Turnip-tailed gecko

Turnip-tailed gecko
Thecadactylus rapicauda in Dominica
Scientific classification
Kingdom: Animalia
Phylum: Chordata
Class: Reptilia
Order: Squamata
Family: Gekkonidae
Genus: Thecadactylus
Species: T. rapicauda
Binomial name
Thecadactylus rapicauda
(Houttuyn, 1782)
  • Gekko rapicauda
  • Stellio perfoliatus
  • Gekko laevis
  • Gekko surinamensis
  • Platydactylus theconyx
  • Pachydactylus tristis
  • Platydactylus theconyx
  • Thecadactylus rapicaudus

The turnip-tailed gecko (Thecadactylus rapicauda) is a species of gecko widely distributed from Mexico southward through Central America and into South America as far south as Brazil, and on many islands in the Lesser Antilles. It was long thought to be the only member of its genus, until T. solimoensis was described in 2007.

It is a large gecko, reaching a length of 120 mm snout-to-vent. Its color varies from pale to dark gray to deep orange. Individuals can also change color. It can vocalize a series of chirps, which it mainly does while active at night. Its name comes from its swollen tail, which is used to store fat. It also waves its tail as a sign of aggression, and can shed its tail to distract predators. They are nocturnal in nature and are frequently found 5–30 feet up the trunks of palm trees.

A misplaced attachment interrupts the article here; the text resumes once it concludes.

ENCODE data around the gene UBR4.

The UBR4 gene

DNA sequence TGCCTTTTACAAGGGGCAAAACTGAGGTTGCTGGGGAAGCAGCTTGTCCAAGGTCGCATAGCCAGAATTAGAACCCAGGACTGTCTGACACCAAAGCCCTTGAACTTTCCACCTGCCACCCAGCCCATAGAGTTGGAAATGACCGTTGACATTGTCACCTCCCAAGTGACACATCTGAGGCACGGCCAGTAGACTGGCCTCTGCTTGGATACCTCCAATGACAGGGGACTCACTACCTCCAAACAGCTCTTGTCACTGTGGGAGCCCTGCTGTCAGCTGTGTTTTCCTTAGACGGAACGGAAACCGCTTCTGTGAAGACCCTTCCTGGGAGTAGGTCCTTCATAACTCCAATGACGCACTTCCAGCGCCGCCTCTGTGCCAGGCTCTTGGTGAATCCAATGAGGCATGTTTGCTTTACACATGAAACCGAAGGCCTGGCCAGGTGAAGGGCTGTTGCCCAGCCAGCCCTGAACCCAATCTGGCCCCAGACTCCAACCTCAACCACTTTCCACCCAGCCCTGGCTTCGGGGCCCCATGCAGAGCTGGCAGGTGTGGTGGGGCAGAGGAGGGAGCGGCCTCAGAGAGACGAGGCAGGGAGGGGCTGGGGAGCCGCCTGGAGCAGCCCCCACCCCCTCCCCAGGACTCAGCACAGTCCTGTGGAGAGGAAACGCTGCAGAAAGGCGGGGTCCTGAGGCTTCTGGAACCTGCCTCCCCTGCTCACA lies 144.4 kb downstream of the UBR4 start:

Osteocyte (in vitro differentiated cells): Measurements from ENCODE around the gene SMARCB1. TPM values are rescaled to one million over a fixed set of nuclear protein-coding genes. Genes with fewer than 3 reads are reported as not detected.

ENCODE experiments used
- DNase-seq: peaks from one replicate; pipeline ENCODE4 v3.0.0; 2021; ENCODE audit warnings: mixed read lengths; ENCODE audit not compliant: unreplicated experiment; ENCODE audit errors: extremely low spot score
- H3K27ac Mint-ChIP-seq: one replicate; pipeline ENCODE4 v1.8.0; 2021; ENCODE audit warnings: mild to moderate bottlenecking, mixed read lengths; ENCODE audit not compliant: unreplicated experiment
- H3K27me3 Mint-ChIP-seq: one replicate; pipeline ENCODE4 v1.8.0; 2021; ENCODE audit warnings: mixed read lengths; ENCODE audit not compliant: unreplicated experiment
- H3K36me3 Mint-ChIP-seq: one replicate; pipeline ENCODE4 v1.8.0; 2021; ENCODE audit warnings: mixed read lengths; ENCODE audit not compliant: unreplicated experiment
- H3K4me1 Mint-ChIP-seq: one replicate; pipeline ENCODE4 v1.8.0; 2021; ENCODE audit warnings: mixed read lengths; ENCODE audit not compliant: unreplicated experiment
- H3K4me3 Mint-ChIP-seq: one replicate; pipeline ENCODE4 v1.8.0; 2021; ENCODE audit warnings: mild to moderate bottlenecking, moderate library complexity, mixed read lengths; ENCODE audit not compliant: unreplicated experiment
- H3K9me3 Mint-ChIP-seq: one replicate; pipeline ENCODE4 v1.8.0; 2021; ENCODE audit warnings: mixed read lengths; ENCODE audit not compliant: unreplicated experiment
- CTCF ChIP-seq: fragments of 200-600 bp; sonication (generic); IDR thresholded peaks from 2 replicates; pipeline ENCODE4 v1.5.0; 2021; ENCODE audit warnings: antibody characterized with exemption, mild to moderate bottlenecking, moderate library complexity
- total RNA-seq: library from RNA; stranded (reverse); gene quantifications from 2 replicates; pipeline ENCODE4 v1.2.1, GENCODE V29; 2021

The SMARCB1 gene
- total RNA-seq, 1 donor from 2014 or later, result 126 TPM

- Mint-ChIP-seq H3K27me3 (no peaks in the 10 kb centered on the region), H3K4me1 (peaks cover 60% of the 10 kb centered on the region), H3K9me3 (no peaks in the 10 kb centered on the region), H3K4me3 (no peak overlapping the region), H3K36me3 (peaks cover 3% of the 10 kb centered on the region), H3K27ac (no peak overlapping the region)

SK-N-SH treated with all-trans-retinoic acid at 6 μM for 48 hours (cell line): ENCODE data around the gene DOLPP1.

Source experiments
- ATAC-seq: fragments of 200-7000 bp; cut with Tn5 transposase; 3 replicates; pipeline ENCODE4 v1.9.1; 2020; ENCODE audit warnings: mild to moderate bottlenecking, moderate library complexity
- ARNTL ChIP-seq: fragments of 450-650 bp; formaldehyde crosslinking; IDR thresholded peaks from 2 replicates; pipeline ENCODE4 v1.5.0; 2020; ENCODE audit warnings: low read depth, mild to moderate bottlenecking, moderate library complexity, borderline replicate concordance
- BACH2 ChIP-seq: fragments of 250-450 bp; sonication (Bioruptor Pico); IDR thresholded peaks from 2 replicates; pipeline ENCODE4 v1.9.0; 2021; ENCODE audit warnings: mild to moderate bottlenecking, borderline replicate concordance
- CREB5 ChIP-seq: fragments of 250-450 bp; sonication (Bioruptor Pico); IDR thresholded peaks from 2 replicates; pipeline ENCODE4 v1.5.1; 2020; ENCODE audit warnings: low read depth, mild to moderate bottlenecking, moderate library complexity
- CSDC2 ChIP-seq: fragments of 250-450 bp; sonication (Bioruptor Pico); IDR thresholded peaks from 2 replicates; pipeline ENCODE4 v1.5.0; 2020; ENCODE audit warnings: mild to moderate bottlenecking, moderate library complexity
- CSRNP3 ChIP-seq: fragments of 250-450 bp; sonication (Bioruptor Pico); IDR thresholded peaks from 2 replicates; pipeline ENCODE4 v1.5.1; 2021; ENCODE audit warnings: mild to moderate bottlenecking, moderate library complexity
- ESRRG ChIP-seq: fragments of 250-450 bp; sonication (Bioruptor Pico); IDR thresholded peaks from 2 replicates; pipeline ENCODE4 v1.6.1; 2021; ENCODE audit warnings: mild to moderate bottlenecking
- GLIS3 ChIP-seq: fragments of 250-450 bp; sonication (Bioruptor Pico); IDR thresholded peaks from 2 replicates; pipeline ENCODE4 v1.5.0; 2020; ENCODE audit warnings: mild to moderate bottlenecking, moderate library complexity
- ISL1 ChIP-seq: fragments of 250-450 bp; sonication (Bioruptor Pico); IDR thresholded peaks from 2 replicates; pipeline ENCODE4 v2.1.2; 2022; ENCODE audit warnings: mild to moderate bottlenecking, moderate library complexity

These include the phyllostomid bat, Choropterus auritus


They include the malarial parasite Plasmodium aurulentum.


  • Malhotra, Anita; Thorpe, Roger S. (1999). Reptiles & Amphibians of the Eastern Caribbean. Macmillan Education Ltd. pp. 15–16. ISBN 0-333-69141-5. 
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